Senate Majority Leader Chuck Schumer said Thursday an agreement has been reached with Republicans to extend the government’s borrowing authority into December, temporarily averting a debt crisis.
“We’ve reached agreement,” Schumer announced as he opened the Senate. “Our hope is to get this done as soon as today.”
Democrats had been trying to pass legislation that would have raised the debt limit through the end of 2022 but Republicans blocked that effort.
If the new deal passes, Congress would have several weeks to attempt to agree on either a longer-term debt limit increase or another stop-gap measure.
In December, Congress also faces a deadline for funding the government. Democrats also want to pass two massive spending bills that make up much of President Joe Biden’s domestic agenda in the coming weeks, including a multitrillion-dollar social policy package and a $1 trillion bipartisan infrastructure bill.
Without congressional action to raise the $28.4 trillion debt limit, the Treasury Department has forecast that it will run out of ways to pay all of its bills by Oct. 18.
On Wednesday, a breakthrough came when Senate Republican Leader Mitch McConnell proposed a temporary debt limit increase that would not be blocked by members of his party.
That offer triggered hours of behind-the-scenes negotiations between the two sides than ran late into Wednesday night.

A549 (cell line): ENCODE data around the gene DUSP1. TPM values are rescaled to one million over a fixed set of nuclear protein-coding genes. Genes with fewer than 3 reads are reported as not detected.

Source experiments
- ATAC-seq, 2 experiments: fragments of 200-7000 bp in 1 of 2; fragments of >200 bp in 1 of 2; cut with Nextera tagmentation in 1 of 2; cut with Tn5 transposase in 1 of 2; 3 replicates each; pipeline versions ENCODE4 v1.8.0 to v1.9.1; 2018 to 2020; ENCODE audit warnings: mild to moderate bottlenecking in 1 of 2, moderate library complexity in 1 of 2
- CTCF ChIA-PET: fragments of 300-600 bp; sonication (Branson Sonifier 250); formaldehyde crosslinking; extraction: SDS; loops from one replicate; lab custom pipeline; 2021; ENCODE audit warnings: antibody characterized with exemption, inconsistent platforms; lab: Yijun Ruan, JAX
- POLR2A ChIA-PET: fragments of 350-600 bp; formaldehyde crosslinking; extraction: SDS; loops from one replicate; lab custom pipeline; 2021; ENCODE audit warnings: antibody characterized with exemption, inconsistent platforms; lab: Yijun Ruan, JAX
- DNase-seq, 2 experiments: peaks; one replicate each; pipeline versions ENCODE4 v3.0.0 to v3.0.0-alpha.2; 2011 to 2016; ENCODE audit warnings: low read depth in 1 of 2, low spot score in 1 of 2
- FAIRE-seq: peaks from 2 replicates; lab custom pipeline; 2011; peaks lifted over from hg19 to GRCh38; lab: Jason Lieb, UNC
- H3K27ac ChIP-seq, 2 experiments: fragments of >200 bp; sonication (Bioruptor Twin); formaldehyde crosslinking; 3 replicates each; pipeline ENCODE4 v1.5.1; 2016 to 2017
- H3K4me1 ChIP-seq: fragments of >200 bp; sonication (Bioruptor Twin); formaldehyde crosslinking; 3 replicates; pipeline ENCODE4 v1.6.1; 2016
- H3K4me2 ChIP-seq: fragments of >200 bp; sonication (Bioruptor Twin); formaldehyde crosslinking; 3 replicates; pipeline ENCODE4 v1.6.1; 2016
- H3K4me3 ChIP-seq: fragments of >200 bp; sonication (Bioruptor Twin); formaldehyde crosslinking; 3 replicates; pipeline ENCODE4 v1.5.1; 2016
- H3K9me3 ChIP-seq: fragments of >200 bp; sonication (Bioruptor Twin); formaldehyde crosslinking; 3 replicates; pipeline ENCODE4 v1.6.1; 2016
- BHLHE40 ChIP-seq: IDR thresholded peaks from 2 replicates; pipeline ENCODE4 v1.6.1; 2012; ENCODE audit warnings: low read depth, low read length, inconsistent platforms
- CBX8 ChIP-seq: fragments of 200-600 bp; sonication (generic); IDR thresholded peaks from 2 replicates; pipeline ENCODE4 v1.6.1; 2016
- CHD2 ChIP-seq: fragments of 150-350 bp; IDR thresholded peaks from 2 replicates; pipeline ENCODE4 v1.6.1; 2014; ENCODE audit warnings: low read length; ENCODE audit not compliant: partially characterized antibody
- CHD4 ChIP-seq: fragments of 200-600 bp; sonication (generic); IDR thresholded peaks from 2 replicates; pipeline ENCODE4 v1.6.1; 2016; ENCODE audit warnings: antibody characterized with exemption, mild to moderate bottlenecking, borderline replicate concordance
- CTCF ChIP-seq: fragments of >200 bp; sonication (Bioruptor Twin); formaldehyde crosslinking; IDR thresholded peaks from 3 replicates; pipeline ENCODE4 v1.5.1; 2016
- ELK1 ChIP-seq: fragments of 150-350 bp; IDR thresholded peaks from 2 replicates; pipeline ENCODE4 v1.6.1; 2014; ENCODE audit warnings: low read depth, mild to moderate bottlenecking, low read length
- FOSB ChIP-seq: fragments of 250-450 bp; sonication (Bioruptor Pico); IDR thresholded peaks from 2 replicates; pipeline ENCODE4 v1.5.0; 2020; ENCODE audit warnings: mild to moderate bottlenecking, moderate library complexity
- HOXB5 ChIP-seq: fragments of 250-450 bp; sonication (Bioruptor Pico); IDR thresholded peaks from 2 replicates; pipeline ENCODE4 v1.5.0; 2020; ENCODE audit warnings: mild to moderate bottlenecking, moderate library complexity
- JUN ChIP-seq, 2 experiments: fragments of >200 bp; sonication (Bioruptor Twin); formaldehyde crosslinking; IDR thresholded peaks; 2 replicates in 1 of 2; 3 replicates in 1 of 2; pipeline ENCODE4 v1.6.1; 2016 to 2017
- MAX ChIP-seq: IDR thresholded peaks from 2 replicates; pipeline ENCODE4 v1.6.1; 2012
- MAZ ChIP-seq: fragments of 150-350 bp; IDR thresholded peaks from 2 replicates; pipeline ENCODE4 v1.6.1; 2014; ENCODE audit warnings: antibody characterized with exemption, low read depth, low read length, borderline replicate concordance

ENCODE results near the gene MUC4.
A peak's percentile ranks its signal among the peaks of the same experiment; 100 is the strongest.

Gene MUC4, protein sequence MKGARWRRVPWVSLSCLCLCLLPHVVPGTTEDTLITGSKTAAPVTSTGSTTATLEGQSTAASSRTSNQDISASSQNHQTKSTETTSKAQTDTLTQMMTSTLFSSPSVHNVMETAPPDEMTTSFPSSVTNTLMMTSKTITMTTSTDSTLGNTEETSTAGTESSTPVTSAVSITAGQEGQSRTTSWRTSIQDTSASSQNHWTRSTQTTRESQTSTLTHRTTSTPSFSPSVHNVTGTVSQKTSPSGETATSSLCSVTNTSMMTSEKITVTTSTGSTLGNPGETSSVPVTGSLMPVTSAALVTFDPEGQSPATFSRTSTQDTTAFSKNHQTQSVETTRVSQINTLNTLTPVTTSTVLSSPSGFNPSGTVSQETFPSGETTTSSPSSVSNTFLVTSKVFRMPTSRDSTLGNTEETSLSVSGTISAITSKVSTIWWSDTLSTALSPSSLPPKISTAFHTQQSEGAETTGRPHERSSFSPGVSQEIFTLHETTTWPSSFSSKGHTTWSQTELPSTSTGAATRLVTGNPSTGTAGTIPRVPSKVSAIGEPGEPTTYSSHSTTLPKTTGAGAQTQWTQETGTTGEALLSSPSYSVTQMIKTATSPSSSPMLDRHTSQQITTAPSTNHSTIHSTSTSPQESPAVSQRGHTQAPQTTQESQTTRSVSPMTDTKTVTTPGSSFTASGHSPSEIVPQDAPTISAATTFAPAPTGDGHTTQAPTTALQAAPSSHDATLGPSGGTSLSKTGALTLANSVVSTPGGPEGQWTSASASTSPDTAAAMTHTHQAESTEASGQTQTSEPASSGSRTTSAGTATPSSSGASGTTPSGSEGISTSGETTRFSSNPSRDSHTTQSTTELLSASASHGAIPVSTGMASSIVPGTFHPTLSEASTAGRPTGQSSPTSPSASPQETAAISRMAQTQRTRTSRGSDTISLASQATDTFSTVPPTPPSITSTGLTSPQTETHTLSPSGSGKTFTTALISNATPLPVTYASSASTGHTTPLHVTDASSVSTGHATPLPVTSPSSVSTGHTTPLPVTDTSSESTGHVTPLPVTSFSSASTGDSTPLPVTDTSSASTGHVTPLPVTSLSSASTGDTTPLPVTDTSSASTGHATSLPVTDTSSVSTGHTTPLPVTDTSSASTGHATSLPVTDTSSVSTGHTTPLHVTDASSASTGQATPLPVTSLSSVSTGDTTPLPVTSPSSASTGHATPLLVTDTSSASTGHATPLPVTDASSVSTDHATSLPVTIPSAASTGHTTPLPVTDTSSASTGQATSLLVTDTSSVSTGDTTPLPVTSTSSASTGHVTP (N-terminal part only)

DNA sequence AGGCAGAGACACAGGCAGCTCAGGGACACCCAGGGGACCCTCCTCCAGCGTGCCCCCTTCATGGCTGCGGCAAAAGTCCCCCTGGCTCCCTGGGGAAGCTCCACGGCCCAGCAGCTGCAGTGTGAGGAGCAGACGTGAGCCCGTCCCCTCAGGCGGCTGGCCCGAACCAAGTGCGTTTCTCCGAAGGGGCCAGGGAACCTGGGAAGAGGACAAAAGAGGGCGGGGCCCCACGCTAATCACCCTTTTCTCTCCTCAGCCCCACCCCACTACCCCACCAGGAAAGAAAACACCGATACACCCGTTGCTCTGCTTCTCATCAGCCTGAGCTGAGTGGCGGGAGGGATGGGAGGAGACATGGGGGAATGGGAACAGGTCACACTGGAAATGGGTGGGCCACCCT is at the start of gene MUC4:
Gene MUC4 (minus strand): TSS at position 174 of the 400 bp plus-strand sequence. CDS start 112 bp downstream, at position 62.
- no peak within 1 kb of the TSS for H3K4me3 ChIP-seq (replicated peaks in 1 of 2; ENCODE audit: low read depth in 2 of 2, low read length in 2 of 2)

Schumer did not say whether the temporary debt limit increase would be pegged to a specific dollar amount or merely a specific date.
But while Democrats were going along with a two-month extension of the higher borrowing cap, they showed little interest in another demand from McConnell: that they use the intervening weeks to pass a longer-debt ceiling extension through a complex process called reconciliation.
Several Democrats said this would be too complicated and risky.
“We’re not going to do debt limit through reconciliation,” said Democratic Senator Debbie Stabenow. “At this point, if we can move it [the debt ceiling] till December, that just gives us more time to … get the President’s agenda done.”
Republicans said they had been worried that Democrats might change a rule known as the filibuster that requires a supermajority of 60 votes for most legislation to advance, if the debt issue were not resolved.
The Senate is split 50-50 between the parties, which has allowed Republicans to use the filibuster to block Democratic efforts to suspend the debt limit as well as other Democratic initiatives. But Biden said late on Tuesday that Democrats would consider making an exception to the filibuster to hike the debt ceiling and defend the economy.
Asked if his fellow Republicans were getting concerned about getting close to a default, Senator Kevin Cramer said: “Republicans are more concerned about the prospect of blowing up the filibuster.”